• As listed above for the inner critic and worrier

            How can you control these squatters?

            How to Master Your Mind

            You are the thinker and the observer of your thoughts. You must pay attention to your thoughts so you can identify “who” is running the show; this will determine which technique you will want to use.

            Begin each day with the intention of paying attention to your thoughts and catching yourself when you are thinking undesirable thoughts.

            There are two ways to control your thoughts:

            • Technique A – Interrupt and replace them
            • Technique B – Eliminate them altogether

            This second option is what is known as peace of mind!

            The technique of interrupting and replacing is a means of reprogramming your subconscious mind. Eventually, the replacement thoughts will become the “go to” thoughts in the applicable situations.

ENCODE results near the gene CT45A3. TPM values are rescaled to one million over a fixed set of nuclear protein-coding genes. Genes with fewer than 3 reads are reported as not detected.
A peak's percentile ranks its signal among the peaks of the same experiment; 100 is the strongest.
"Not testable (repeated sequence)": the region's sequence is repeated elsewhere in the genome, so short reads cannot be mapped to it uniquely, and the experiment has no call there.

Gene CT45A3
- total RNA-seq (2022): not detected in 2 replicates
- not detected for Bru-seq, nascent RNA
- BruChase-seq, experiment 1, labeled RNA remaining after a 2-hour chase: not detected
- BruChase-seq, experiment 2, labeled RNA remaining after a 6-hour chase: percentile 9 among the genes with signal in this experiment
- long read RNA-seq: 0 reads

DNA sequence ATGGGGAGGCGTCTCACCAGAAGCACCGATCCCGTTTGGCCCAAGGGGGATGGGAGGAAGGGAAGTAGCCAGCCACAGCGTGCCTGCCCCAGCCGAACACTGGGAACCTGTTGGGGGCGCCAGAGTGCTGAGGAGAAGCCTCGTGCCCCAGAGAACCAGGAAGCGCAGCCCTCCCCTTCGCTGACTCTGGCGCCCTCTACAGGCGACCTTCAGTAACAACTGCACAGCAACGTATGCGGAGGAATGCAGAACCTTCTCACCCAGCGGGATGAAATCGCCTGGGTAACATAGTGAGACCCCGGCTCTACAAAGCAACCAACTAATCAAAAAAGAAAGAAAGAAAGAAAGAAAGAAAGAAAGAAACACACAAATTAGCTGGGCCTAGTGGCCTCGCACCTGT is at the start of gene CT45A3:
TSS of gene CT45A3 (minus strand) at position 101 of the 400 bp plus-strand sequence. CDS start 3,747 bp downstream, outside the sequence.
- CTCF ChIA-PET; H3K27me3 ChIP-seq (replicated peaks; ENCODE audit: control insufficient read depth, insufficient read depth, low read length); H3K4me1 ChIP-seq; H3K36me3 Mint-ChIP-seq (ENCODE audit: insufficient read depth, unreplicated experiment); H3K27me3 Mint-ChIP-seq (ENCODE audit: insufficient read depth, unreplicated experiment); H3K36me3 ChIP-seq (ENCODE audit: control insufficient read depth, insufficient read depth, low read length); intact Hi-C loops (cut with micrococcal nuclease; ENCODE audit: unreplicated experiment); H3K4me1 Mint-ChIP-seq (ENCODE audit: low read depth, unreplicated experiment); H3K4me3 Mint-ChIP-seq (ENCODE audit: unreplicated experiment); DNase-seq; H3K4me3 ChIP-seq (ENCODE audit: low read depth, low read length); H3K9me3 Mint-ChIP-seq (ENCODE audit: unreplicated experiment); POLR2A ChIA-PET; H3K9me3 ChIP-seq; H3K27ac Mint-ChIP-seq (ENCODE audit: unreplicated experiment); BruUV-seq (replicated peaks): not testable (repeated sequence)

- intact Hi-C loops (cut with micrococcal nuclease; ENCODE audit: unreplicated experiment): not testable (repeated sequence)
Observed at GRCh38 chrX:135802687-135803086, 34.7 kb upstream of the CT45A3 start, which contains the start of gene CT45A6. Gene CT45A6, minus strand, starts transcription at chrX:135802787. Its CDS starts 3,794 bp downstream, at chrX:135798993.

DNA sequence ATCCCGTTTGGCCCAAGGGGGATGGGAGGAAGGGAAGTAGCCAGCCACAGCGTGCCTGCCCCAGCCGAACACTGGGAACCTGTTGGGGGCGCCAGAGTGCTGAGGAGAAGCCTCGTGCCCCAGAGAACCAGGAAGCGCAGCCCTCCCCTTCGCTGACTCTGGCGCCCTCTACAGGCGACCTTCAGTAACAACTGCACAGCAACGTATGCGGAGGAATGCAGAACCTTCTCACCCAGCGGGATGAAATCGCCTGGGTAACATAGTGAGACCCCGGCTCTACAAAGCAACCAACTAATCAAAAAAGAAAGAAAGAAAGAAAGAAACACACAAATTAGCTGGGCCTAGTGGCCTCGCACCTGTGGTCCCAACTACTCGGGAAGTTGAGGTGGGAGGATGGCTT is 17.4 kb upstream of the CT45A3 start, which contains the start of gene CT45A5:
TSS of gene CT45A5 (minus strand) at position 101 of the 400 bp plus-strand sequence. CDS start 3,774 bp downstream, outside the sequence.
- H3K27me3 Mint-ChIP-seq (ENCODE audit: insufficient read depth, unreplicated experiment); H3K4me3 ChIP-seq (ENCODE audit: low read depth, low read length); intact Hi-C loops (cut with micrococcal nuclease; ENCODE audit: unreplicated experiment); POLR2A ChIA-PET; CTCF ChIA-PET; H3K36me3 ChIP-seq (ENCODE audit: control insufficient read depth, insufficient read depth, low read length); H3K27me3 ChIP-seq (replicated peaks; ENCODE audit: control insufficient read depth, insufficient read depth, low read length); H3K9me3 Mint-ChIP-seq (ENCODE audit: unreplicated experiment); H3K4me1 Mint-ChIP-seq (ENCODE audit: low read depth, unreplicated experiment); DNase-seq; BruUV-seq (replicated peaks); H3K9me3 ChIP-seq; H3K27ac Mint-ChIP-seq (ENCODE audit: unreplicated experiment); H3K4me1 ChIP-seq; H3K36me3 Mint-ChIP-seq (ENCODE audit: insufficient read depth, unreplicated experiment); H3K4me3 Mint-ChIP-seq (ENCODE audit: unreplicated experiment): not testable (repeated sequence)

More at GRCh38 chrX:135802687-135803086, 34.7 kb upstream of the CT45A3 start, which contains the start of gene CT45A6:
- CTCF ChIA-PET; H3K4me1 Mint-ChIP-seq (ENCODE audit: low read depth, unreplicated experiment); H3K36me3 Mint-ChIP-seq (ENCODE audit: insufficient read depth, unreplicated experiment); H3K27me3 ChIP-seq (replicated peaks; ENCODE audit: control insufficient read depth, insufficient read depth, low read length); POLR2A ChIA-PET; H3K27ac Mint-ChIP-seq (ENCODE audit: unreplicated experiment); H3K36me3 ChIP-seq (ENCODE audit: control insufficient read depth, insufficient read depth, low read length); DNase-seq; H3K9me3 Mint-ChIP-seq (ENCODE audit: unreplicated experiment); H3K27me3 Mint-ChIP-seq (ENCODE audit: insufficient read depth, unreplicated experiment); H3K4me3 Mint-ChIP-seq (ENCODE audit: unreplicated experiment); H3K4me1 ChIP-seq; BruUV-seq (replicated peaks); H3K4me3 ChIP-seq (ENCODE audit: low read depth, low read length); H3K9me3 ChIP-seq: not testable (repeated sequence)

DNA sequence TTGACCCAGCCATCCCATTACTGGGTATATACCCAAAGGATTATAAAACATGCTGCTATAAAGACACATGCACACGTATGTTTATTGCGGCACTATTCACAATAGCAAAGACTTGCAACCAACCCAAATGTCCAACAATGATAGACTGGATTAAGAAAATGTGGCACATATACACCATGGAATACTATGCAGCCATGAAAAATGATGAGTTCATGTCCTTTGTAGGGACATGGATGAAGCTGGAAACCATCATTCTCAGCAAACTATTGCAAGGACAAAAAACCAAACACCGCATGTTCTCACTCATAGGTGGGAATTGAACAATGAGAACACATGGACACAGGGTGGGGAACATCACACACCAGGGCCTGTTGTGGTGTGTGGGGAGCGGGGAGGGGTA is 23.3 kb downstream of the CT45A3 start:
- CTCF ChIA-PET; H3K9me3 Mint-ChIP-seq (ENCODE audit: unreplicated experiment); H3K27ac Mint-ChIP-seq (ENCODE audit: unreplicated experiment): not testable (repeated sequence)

Use Technique A with the Inner Critic and Worrier; and Technique B with the Reactor and Sleep Depriver.

            For the Inner Critic

            When you catch yourself thinking something negative about yourself (calling yourself names, disrespecting yourself, or berating yourself), interrupt it.

            You can yell (in your mind), “Stop! No!” or, “Enough! I’m in control now.” Then, whatever your negative thought was about yourself, replace it with an opposite or counter thought or an affirmation that begins with “I am.”

            For example, if your thought is, “I’m such a loser,” you can replace it with, “I am a Divine Creation of the Universal Spirit. I am a perfect spiritual being learning to master the human experience. I am a being of energy, light, and matter. I am magnificent, brilliant, and beautiful. I love and approve of myself just as I am.”

            You can also have a dialogue with yourself with the intention of discrediting the ‘voice’ that created the thought, if you know whose voice it is:

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            “Just because so-and-so said I was a loser doesn’t make it true. It was his or her opinion, not a statement of fact. Or maybe they were joking and I took it seriously because I’m insecure.”